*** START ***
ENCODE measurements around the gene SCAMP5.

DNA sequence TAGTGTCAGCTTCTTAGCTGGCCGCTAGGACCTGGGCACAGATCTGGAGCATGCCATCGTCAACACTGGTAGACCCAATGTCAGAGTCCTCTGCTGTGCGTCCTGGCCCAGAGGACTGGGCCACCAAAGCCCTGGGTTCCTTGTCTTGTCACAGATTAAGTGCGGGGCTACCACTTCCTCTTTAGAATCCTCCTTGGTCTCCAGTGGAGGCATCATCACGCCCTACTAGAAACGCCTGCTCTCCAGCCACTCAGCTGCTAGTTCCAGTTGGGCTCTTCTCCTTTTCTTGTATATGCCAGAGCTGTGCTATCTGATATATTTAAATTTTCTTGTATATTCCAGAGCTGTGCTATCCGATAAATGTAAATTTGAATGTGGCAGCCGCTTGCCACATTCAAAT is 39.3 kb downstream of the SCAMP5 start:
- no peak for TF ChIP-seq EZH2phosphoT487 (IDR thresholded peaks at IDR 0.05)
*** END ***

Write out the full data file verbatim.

ENCODE measurements around the gene SCAMP5.

DNA sequence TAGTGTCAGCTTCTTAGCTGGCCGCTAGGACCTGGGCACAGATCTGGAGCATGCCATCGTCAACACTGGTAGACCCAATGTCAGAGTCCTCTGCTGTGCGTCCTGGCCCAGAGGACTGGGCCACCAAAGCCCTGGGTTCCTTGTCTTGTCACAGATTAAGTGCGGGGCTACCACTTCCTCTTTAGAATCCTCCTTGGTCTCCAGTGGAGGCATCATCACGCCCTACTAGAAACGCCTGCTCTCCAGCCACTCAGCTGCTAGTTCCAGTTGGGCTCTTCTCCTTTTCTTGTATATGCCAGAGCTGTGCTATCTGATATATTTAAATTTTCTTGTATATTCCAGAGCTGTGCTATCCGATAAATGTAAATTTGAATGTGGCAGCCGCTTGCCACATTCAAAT is 39.3 kb downstream of the SCAMP5 start:
- no peak for TF ChIP-seq EZH2phosphoT487 (IDR thresholded peaks at IDR 0.05)